Tuition: Earn More, Pay More?
Some public-college business majors pay more than their liberal arts peers. Schools claim the increases are necessary, but are they fair?
— Business Week
Eric DeFries, a senior business major at Utah State University in Logan, has watched his tuition slowly creep up two to three percentage points a year since he arrived as a freshman. The modest increases were bearable for DeFries, who’s studying finance. That all changed when he received an e-mail from the business school last spring informing him that because he was a business major, his tuition would be an additional $445 per semester, on top of his $2,150 base tuition and mandatory fees.
While many college students are concerned about rising tuition costs, undergraduate business students at Utah State’s Jon M. Huntsman School of Business and elsewhere are finding themselves facing costs they haven’t expected. For the first time this year, Huntsman undergrads who register for upper-division business classes are being charged an additional $35 per credit hour. The new fees will tack on an average of $735 more in tuition to their bills over the year, administrators say.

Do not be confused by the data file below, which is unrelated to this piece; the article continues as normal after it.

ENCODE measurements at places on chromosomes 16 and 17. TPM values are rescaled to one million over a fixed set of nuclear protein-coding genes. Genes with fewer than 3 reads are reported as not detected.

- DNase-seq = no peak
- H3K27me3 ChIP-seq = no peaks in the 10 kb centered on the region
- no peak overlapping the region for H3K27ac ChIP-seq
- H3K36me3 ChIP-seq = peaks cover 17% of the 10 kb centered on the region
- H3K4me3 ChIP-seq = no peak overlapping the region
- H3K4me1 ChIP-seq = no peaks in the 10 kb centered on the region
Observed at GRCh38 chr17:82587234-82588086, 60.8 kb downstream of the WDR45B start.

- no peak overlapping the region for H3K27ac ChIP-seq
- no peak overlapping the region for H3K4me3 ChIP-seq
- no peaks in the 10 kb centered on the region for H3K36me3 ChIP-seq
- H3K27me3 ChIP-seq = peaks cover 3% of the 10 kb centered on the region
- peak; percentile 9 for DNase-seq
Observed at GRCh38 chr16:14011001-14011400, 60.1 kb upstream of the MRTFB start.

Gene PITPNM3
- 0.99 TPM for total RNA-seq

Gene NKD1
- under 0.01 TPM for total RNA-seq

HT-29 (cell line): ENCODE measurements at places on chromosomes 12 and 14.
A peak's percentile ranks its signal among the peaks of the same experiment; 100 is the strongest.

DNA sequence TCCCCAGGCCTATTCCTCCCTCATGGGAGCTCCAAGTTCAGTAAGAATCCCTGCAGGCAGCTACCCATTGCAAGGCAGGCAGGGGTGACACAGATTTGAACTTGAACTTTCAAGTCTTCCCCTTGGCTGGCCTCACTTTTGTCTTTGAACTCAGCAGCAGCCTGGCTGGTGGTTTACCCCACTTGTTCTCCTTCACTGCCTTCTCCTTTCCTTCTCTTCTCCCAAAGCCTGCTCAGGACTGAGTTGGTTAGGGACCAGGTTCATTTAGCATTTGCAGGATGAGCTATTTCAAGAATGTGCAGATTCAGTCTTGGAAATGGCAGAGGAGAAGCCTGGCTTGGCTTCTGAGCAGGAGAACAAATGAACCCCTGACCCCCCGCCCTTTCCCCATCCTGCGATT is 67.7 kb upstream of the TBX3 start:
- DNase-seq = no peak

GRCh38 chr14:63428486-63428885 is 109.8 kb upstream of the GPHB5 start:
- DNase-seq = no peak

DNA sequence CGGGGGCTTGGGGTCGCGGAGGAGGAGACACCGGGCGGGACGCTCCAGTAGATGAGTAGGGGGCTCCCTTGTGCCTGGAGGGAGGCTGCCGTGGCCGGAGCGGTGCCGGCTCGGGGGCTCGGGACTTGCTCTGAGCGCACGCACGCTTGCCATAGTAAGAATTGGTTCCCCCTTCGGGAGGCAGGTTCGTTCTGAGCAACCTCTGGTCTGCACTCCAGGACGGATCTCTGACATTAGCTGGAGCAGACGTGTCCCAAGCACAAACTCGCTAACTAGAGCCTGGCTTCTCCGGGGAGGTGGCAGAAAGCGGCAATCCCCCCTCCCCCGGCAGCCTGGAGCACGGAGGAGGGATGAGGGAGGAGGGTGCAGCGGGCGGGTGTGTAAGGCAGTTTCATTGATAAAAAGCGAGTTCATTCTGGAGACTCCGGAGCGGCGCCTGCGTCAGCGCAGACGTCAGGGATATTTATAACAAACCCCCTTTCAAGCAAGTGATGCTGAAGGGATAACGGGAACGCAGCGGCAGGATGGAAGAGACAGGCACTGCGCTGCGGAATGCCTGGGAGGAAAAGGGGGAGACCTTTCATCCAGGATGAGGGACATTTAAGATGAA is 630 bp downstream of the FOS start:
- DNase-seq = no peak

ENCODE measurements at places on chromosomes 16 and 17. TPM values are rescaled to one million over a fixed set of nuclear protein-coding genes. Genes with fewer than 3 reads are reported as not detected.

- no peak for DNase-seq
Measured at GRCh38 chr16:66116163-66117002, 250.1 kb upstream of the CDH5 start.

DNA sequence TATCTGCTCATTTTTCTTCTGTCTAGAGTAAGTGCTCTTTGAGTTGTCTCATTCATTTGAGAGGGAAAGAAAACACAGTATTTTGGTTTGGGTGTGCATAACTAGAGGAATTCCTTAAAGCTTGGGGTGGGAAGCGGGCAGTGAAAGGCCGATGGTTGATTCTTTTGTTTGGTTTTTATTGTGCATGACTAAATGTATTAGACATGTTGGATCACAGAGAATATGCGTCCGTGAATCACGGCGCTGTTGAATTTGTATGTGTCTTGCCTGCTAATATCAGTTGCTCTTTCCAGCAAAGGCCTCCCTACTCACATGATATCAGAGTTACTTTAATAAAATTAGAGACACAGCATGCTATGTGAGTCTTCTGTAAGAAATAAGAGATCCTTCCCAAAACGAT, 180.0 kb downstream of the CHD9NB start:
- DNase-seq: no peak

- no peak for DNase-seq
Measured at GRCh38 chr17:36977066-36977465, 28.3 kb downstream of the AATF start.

DeFries is part of a growing cohort of college students being singled out by schools because of their choice of major. Many universities are now deploying a practice known as differential tuition, charging different prices to individual students based on their majors or levels. It’s a model that is becoming increasingly widespread as public universities struggle with diminishing state financial support and higher operating costs.
I don’t think this is fair. I was a communications major with a business minor, and this practice probably would have forced me to change minors.
It’s sad that we’re making college education increasingly less accessible in a time when we need college graduates more than ever. If this doesn’t change the country is in for a rude awakening.